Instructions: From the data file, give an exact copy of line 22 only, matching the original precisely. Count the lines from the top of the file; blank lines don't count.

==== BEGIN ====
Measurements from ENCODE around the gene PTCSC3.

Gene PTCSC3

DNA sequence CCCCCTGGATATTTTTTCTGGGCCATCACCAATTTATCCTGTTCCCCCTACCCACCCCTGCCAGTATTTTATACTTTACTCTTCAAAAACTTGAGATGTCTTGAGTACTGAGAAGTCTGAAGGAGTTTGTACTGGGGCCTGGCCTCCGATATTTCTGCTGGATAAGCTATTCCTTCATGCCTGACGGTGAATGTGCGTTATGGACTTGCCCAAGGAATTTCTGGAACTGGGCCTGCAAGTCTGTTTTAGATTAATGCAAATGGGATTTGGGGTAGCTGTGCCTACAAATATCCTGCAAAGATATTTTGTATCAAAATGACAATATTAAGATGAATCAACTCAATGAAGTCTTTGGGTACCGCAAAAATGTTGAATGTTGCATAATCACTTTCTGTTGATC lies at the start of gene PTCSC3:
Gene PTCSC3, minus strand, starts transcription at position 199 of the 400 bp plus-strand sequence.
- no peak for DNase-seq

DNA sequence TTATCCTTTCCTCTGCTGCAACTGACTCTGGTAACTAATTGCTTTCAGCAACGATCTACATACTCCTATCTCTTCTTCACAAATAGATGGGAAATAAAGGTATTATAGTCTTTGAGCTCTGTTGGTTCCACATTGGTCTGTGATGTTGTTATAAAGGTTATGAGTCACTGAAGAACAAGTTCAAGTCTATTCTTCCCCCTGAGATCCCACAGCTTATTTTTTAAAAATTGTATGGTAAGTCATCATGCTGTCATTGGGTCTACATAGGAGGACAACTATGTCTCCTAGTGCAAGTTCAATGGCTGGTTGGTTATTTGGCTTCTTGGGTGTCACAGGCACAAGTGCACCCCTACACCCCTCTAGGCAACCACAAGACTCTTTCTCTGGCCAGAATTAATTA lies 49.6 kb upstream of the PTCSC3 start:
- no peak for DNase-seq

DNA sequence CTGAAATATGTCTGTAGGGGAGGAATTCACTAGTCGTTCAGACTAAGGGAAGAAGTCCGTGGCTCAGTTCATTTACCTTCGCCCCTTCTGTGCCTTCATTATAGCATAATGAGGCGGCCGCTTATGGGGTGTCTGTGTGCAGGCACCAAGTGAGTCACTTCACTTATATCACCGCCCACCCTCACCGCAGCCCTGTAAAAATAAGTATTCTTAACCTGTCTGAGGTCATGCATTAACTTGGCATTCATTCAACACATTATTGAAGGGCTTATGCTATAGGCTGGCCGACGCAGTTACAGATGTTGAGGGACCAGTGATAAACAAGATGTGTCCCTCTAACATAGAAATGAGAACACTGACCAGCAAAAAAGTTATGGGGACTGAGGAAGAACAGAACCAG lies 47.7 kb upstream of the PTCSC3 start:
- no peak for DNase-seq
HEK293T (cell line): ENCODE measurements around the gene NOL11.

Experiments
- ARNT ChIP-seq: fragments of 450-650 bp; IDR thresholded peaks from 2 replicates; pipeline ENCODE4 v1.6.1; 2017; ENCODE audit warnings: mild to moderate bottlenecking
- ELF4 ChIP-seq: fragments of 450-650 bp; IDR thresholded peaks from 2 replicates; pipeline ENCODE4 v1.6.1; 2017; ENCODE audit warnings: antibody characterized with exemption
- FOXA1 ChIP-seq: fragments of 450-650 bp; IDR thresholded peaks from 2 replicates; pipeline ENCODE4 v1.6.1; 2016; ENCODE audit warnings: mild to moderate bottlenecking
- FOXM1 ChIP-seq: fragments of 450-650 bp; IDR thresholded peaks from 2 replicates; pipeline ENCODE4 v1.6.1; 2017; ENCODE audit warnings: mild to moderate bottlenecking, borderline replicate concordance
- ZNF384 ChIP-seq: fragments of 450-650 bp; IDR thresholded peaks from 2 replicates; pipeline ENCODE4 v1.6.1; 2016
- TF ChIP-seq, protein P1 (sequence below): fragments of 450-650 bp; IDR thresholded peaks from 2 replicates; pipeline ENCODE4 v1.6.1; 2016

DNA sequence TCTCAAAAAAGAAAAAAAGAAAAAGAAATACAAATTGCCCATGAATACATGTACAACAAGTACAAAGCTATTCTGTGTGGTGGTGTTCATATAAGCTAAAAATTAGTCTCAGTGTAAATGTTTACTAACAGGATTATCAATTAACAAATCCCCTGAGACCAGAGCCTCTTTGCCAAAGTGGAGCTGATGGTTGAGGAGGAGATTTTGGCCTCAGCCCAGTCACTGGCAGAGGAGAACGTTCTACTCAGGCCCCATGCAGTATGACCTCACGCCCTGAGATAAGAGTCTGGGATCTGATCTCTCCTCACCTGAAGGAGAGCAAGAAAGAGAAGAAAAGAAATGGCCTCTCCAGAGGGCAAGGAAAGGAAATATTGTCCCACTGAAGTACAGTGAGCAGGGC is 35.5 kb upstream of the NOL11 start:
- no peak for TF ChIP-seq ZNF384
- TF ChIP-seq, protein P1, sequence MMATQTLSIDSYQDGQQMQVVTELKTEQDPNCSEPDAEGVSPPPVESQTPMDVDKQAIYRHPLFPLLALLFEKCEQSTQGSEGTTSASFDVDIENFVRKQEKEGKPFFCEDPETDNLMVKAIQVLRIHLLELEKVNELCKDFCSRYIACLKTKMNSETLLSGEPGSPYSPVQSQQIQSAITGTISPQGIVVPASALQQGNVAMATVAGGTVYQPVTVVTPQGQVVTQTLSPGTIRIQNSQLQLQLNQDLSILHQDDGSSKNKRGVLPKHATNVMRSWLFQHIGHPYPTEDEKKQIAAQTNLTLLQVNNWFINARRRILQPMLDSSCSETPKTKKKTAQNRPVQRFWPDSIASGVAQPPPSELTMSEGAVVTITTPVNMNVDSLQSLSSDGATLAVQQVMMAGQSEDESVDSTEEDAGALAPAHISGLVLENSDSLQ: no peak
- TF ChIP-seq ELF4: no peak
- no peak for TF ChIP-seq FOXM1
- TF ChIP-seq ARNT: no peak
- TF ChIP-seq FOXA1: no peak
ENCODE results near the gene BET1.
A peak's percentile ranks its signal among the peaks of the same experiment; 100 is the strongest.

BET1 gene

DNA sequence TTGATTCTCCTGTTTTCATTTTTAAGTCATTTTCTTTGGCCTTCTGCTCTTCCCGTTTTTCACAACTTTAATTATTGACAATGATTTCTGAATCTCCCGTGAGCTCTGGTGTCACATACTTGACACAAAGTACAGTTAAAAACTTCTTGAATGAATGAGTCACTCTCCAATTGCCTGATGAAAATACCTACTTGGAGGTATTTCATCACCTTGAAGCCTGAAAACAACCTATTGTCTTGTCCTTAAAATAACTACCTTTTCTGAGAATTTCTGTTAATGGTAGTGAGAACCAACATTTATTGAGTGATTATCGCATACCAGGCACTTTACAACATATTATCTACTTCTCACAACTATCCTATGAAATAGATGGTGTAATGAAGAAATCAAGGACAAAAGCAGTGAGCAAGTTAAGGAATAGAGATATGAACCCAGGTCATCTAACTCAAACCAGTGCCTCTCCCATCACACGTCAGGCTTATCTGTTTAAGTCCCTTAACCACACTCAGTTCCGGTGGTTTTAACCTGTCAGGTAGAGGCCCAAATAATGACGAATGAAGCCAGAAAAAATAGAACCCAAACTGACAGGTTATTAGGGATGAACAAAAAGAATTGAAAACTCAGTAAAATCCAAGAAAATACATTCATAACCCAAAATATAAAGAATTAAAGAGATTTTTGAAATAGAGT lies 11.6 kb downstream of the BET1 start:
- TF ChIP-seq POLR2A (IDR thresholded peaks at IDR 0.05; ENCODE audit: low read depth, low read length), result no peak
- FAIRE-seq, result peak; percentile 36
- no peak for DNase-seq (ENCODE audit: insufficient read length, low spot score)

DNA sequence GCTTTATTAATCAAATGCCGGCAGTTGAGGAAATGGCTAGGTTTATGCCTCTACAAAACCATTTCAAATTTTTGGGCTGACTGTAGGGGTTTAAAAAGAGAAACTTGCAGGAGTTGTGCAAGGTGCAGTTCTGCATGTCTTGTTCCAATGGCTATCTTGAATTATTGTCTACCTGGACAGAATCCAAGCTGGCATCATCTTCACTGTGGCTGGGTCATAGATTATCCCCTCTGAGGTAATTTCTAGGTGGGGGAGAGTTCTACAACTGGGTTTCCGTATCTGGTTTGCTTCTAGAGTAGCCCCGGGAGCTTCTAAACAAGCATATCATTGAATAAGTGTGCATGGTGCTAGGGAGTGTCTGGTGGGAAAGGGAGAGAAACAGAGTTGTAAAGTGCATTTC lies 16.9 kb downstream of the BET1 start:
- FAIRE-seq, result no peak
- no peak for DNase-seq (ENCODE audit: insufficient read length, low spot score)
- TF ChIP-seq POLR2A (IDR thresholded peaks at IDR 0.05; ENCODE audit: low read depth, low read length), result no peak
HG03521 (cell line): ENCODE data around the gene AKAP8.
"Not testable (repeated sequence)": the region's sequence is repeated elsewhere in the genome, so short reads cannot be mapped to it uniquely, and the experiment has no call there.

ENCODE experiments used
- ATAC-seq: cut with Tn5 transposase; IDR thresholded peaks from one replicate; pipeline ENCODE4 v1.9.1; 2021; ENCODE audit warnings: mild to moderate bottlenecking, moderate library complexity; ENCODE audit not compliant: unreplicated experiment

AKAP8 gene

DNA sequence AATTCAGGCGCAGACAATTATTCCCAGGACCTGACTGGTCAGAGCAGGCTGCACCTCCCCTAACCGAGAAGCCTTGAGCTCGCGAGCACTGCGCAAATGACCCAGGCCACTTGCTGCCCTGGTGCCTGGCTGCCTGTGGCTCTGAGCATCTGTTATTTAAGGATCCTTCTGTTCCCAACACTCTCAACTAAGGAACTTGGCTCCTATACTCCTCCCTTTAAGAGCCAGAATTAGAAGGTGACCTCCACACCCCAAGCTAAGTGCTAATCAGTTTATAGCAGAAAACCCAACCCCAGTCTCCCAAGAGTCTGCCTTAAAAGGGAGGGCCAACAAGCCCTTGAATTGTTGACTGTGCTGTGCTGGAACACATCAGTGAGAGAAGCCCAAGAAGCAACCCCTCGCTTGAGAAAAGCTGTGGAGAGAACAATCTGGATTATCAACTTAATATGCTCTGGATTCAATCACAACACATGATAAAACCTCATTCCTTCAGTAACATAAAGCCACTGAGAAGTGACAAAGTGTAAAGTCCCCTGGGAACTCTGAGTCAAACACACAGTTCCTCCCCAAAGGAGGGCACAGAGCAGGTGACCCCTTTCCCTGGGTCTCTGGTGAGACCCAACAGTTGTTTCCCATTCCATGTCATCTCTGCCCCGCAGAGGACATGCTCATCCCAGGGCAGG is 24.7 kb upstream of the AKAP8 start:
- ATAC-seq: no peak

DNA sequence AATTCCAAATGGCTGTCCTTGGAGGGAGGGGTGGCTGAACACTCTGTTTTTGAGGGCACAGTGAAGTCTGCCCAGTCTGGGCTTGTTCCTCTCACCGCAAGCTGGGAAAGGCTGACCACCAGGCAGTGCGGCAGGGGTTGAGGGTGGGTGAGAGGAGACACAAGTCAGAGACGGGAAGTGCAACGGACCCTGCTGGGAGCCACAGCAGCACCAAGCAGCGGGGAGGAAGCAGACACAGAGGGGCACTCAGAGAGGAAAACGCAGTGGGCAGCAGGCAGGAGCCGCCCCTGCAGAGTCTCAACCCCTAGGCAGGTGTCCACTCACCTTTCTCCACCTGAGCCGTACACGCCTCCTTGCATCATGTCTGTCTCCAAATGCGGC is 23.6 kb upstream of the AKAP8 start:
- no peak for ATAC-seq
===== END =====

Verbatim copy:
- no peak for TF ChIP-seq FOXM1